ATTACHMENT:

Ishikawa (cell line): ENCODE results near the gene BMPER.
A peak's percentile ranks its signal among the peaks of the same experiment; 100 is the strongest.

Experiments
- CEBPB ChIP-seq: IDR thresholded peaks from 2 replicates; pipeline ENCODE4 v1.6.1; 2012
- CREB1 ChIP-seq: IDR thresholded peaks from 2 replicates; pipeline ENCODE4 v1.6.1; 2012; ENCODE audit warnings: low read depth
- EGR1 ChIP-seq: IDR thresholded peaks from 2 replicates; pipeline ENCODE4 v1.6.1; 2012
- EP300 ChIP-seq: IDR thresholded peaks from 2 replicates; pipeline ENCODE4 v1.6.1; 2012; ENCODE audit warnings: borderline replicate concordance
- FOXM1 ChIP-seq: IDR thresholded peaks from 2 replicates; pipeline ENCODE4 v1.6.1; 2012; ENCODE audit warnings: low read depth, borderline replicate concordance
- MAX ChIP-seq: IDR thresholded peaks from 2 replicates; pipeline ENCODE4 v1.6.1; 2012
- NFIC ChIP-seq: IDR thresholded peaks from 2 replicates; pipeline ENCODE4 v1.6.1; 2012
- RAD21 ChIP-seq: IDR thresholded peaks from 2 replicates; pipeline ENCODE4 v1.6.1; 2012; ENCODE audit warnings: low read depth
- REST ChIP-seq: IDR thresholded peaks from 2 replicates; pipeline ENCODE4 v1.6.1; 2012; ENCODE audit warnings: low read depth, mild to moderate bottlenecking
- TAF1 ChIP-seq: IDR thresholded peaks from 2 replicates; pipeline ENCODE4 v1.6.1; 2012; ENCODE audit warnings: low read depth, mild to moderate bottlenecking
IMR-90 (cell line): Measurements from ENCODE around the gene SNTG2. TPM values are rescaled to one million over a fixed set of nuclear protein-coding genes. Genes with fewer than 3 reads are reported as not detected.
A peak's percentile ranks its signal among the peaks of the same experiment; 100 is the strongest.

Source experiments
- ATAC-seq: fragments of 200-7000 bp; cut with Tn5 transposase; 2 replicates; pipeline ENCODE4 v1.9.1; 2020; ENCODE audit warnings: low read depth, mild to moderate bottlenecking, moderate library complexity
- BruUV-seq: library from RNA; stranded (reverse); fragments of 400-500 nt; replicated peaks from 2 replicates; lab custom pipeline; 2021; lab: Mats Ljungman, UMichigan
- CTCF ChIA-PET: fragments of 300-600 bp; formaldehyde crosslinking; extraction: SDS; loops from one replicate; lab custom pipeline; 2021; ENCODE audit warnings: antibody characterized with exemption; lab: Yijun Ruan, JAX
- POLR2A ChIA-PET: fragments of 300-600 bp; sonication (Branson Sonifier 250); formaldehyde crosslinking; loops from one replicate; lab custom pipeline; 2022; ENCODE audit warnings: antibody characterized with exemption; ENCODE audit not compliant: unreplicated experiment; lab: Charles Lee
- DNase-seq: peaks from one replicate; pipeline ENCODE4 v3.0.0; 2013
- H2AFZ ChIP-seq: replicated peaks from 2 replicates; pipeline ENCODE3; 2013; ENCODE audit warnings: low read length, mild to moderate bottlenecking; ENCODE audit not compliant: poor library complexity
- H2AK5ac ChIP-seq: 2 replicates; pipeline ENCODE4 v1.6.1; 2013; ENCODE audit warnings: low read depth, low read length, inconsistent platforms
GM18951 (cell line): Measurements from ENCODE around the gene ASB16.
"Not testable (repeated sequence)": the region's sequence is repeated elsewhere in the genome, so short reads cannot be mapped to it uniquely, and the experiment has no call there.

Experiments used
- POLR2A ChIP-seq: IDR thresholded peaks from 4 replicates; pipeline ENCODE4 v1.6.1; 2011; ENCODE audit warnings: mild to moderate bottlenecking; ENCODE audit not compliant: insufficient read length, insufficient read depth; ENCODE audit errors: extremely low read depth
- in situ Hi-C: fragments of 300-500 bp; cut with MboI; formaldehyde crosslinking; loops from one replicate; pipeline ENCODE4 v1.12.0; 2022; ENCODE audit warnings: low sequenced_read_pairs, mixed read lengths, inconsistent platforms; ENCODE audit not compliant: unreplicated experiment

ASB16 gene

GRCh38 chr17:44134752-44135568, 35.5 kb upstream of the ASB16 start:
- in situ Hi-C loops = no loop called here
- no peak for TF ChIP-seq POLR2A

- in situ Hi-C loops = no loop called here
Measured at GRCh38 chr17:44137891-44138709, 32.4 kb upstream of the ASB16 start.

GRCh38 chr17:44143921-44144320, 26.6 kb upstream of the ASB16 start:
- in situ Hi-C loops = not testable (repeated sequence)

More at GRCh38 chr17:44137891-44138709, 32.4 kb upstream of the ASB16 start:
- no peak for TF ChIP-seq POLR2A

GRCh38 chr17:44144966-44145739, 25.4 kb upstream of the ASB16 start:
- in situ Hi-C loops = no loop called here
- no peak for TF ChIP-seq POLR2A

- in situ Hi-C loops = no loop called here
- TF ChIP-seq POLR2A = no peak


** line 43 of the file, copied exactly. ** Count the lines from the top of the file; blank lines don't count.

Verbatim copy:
- TF ChIP-seq POLR2A = no peak